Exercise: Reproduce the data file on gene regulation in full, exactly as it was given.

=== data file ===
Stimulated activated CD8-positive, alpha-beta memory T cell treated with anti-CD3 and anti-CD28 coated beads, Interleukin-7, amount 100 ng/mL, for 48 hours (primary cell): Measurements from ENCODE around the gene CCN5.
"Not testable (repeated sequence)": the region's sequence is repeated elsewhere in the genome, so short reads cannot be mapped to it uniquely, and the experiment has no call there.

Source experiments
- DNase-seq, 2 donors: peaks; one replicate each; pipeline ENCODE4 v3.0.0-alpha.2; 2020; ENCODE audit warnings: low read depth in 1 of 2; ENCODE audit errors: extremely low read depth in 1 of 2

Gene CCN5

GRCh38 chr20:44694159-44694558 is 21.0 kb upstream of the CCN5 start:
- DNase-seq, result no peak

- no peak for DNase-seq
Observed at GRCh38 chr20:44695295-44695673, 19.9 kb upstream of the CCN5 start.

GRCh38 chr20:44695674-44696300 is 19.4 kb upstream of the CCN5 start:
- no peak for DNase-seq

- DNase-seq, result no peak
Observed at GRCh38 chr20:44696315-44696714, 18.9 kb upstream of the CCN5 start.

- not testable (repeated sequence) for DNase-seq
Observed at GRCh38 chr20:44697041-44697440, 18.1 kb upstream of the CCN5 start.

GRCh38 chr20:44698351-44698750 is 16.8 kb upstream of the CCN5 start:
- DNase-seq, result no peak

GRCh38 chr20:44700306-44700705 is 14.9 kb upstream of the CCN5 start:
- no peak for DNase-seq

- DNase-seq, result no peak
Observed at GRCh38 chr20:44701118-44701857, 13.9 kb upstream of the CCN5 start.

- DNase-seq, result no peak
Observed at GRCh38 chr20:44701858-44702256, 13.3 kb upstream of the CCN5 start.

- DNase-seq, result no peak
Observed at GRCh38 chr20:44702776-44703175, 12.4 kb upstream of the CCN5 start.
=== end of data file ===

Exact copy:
Stimulated activated CD8-positive, alpha-beta memory T cell treated with anti-CD3 and anti-CD28 coated beads, Interleukin-7, amount 100 ng/mL, for 48 hours (primary cell): Measurements from ENCODE around the gene CCN5.
"Not testable (repeated sequence)": the region's sequence is repeated elsewhere in the genome, so short reads cannot be mapped to it uniquely, and the experiment has no call there.

Source experiments
- DNase-seq, 2 donors: peaks; one replicate each; pipeline ENCODE4 v3.0.0-alpha.2; 2020; ENCODE audit warnings: low read depth in 1 of 2; ENCODE audit errors: extremely low read depth in 1 of 2

Gene CCN5

GRCh38 chr20:44694159-44694558 is 21.0 kb upstream of the CCN5 start:
- DNase-seq, result no peak

- no peak for DNase-seq
Observed at GRCh38 chr20:44695295-44695673, 19.9 kb upstream of the CCN5 start.

GRCh38 chr20:44695674-44696300 is 19.4 kb upstream of the CCN5 start:
- no peak for DNase-seq

- DNase-seq, result no peak
Observed at GRCh38 chr20:44696315-44696714, 18.9 kb upstream of the CCN5 start.

- not testable (repeated sequence) for DNase-seq
Observed at GRCh38 chr20:44697041-44697440, 18.1 kb upstream of the CCN5 start.

GRCh38 chr20:44698351-44698750 is 16.8 kb upstream of the CCN5 start:
- DNase-seq, result no peak

GRCh38 chr20:44700306-44700705 is 14.9 kb upstream of the CCN5 start:
- no peak for DNase-seq

- DNase-seq, result no peak
Observed at GRCh38 chr20:44701118-44701857, 13.9 kb upstream of the CCN5 start.

- DNase-seq, result no peak
Observed at GRCh38 chr20:44701858-44702256, 13.3 kb upstream of the CCN5 start.

- DNase-seq, result no peak
Observed at GRCh38 chr20:44702776-44703175, 12.4 kb upstream of the CCN5 start.